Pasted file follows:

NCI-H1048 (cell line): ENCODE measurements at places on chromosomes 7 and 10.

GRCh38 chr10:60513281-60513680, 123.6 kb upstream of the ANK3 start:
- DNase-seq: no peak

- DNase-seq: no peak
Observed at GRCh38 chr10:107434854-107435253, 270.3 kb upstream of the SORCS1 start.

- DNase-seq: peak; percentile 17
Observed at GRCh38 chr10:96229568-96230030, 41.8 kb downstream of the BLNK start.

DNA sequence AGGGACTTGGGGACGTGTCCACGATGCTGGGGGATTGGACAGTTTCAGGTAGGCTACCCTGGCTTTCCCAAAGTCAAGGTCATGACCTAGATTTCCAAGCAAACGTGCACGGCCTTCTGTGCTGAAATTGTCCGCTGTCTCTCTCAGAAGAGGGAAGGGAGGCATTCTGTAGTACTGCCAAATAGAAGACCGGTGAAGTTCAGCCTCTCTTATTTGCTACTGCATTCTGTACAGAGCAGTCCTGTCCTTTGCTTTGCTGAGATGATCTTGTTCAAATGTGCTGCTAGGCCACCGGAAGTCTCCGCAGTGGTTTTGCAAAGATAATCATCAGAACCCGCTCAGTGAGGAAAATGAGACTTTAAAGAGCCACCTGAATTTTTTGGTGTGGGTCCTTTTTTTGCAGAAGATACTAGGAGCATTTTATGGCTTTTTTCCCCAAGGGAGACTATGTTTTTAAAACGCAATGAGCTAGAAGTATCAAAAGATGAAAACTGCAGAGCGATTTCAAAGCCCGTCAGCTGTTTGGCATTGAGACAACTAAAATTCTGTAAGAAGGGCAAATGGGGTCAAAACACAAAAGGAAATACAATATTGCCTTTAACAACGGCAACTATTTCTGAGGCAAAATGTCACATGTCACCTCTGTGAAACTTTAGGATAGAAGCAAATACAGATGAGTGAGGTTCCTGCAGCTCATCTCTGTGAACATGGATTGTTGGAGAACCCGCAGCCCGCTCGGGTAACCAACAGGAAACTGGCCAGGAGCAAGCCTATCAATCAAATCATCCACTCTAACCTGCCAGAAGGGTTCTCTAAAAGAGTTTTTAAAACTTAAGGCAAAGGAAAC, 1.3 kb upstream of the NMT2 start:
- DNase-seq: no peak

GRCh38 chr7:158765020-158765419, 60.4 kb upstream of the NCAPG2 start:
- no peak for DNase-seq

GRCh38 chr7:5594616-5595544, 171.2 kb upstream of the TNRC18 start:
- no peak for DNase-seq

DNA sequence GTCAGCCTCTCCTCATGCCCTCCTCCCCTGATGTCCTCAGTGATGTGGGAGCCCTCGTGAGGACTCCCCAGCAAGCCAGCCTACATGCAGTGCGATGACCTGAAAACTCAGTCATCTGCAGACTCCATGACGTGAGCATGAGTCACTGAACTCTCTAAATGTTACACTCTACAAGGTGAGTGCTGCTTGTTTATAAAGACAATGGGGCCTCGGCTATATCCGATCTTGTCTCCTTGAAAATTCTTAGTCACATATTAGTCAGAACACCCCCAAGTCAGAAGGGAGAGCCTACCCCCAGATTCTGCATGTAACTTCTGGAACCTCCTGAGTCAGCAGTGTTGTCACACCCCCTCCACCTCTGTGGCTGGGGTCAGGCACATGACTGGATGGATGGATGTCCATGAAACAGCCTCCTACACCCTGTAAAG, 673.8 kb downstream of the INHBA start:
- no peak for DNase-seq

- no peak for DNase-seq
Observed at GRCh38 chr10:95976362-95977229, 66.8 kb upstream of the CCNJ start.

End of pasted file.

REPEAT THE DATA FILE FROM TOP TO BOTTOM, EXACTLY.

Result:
NCI-H1048 (cell line): ENCODE measurements at places on chromosomes 7 and 10.

GRCh38 chr10:60513281-60513680, 123.6 kb upstream of the ANK3 start:
- DNase-seq: no peak

- DNase-seq: no peak
Observed at GRCh38 chr10:107434854-107435253, 270.3 kb upstream of the SORCS1 start.

- DNase-seq: peak; percentile 17
Observed at GRCh38 chr10:96229568-96230030, 41.8 kb downstream of the BLNK start.

DNA sequence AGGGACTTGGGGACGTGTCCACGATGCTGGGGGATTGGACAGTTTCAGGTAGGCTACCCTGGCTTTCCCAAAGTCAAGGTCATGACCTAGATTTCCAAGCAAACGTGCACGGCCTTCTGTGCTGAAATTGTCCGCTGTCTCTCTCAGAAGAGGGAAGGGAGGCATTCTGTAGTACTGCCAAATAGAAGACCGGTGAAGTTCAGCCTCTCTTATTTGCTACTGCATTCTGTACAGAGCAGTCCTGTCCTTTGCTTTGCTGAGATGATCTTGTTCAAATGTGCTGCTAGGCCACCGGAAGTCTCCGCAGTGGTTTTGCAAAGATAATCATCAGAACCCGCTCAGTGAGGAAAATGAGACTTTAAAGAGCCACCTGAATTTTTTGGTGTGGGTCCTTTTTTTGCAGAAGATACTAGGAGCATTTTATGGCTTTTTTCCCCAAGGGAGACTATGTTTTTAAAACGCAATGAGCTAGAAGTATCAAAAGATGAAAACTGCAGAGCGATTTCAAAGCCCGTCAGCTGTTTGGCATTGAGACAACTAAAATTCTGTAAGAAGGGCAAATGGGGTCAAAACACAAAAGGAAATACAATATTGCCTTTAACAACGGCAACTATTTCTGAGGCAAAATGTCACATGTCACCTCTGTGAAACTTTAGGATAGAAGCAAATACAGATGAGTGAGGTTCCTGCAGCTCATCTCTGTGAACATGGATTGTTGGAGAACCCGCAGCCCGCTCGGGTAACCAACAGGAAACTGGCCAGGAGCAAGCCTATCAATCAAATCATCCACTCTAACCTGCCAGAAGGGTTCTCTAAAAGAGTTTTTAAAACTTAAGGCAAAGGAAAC, 1.3 kb upstream of the NMT2 start:
- DNase-seq: no peak

GRCh38 chr7:158765020-158765419, 60.4 kb upstream of the NCAPG2 start:
- no peak for DNase-seq

GRCh38 chr7:5594616-5595544, 171.2 kb upstream of the TNRC18 start:
- no peak for DNase-seq

DNA sequence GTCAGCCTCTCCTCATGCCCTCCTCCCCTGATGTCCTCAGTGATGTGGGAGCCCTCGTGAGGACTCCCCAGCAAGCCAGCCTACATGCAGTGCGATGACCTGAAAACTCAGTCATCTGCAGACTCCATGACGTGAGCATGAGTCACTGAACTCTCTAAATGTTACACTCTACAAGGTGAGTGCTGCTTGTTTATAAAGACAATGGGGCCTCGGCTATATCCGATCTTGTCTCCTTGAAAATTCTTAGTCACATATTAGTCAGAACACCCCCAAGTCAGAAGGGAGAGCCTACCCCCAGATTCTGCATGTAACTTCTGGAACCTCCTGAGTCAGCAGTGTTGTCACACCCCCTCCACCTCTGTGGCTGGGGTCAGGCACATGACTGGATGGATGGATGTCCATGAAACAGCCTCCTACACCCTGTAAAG, 673.8 kb downstream of the INHBA start:
- no peak for DNase-seq

- no peak for DNase-seq
Observed at GRCh38 chr10:95976362-95977229, 66.8 kb upstream of the CCNJ start.